Figure 1. Erosion of the tubing at the antrum

He underwent diagnostic laparoscopy to assess and remove the gastric band. At laparoscopy, the band was carefully dissected from the proximal stomach. The band itself was visibly infected and bile stained as evidenced by the colour (Figure 2), but there was no evidence of erosion of the band into the stomach as indicated in the upper GI endoscopy. However, when the tubing was followed distally, it was found to erode into the stomach at the region of the antrum along the lesser curvature (Figure 3-5). A methylene blue leak test on table did not reveal any obvious perforation. In view of absence of perforation, a 12 Fr robinson drain was placed at the site of gastric erosion and he was closely monitored post operatively. He was able to tolerate oral intake the next day and was discharged from the hospital after removal of the drain. Subsequently, he underwent revision to gastric bypass after 9 months and is doing well at follow up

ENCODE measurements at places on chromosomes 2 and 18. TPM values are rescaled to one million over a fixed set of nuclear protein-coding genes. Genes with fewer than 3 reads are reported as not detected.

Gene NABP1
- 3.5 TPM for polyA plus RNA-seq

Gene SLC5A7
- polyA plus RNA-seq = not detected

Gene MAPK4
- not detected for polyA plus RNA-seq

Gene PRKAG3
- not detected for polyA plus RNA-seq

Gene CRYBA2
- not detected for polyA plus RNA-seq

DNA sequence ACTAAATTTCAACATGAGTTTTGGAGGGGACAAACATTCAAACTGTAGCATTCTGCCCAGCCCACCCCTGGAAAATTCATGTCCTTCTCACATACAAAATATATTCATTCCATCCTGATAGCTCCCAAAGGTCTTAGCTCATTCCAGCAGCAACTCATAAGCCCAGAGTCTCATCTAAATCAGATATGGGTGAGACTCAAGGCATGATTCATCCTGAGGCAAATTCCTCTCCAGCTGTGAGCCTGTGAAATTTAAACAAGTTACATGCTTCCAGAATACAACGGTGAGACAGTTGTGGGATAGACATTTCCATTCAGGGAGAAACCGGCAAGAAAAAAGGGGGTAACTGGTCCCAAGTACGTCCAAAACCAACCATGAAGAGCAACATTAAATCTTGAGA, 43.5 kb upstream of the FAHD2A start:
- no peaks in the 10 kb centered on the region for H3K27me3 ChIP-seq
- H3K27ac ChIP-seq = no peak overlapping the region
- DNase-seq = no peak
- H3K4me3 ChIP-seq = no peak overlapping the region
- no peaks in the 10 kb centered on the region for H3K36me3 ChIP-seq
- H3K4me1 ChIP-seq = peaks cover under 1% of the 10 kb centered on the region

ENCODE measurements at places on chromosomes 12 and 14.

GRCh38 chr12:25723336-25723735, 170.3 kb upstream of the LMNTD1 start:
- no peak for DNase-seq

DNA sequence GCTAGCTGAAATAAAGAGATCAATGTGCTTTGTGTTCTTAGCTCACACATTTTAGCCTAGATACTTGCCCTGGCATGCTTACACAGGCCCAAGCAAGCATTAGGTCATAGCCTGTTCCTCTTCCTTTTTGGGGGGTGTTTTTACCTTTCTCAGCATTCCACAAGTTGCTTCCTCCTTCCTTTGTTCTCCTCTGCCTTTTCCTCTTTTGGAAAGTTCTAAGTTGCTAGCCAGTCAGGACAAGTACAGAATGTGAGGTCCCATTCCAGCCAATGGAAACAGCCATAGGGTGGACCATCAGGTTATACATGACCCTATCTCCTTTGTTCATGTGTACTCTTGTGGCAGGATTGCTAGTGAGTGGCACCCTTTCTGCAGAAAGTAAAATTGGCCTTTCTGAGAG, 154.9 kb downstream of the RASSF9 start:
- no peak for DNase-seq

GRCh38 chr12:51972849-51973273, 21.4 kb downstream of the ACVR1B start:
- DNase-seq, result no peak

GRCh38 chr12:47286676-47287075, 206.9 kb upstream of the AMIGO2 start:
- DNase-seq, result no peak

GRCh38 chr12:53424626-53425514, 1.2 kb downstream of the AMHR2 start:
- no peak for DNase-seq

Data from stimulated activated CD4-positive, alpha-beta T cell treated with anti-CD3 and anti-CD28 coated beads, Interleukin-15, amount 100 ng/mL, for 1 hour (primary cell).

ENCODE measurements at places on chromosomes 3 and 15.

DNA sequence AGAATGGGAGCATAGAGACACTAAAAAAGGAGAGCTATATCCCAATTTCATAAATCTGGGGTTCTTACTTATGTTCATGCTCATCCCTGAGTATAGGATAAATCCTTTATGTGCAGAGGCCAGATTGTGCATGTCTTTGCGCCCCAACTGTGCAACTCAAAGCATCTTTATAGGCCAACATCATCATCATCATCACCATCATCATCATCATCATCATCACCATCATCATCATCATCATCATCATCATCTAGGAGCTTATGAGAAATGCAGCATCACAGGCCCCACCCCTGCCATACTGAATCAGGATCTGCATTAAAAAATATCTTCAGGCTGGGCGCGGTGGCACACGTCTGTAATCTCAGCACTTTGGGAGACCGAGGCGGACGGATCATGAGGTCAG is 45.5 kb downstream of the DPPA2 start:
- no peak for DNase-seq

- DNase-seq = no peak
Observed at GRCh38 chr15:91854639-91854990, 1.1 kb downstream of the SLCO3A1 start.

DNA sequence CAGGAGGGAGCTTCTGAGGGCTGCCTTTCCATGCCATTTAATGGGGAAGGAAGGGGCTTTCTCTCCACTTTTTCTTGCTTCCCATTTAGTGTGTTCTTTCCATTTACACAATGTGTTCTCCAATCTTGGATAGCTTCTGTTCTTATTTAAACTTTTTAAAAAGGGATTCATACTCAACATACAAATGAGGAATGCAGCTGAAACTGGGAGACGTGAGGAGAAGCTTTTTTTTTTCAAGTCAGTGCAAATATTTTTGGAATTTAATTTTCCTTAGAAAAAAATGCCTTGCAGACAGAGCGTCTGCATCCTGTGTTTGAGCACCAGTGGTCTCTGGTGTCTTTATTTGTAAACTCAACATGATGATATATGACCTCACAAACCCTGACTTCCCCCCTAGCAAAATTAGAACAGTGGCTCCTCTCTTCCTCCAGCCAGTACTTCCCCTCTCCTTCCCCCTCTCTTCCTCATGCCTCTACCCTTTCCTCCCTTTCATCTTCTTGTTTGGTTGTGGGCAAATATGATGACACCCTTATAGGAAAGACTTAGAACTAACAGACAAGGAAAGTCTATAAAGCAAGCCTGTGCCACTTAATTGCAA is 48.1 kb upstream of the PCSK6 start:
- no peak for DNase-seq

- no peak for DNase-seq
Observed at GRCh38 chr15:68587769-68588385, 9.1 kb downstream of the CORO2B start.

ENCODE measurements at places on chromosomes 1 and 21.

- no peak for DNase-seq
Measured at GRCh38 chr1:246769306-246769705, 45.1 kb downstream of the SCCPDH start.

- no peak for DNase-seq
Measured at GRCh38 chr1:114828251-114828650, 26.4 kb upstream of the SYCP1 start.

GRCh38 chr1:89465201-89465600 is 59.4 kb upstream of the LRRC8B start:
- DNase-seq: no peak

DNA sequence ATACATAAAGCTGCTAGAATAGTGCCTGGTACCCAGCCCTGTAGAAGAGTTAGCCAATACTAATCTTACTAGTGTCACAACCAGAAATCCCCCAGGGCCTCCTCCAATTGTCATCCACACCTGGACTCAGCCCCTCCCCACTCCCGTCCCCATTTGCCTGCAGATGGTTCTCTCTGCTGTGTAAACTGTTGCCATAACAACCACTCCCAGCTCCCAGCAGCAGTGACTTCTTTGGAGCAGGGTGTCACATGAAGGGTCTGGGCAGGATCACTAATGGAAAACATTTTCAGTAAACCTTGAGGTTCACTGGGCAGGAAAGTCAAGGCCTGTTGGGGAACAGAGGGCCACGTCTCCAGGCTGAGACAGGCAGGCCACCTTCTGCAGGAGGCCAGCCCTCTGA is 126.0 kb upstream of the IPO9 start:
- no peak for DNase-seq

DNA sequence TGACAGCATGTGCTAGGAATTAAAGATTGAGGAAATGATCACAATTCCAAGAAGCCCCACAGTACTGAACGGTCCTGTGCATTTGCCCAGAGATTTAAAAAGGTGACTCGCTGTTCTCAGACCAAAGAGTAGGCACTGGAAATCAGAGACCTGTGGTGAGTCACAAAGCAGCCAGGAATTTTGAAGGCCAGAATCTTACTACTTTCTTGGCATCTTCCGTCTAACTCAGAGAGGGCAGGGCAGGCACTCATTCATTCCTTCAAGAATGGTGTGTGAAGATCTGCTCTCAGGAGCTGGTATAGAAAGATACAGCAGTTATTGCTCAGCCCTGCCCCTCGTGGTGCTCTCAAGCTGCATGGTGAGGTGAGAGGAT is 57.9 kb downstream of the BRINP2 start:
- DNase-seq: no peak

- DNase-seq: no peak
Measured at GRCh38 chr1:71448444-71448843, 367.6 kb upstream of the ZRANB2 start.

Figure 2. Gastric band being dissected off from the proximal stomach

Figure 3. The tubing seen fistulating into the distal stomach in the region of the antrum

Figure 4. The tubing being gently pulled out from the gastric lumen. Note the change in colour of the tube as it emerges from the lumen indicating the site where it had eroded into the gastric lumen

Figure 5. The tube completely withdrawn from the gastric lumen

Discussion

Gastric band erosion is a major complication of LAGB with reported incidence varying between 0.3% - 28% depending on the duration of follow up [7]. This can occur both in early and late settings, the latter usually at 2 years follow up. The proposed mechanisms include pressure induced gastric wall ischemia and necrosis as a result of overfilling of the band, inclusion of excess gastric wall during initial surgery and ingestion of large food boluses or foreign body rejection reaction to the band material causing weak fibrous tissue formation and eventual mural erosion [8].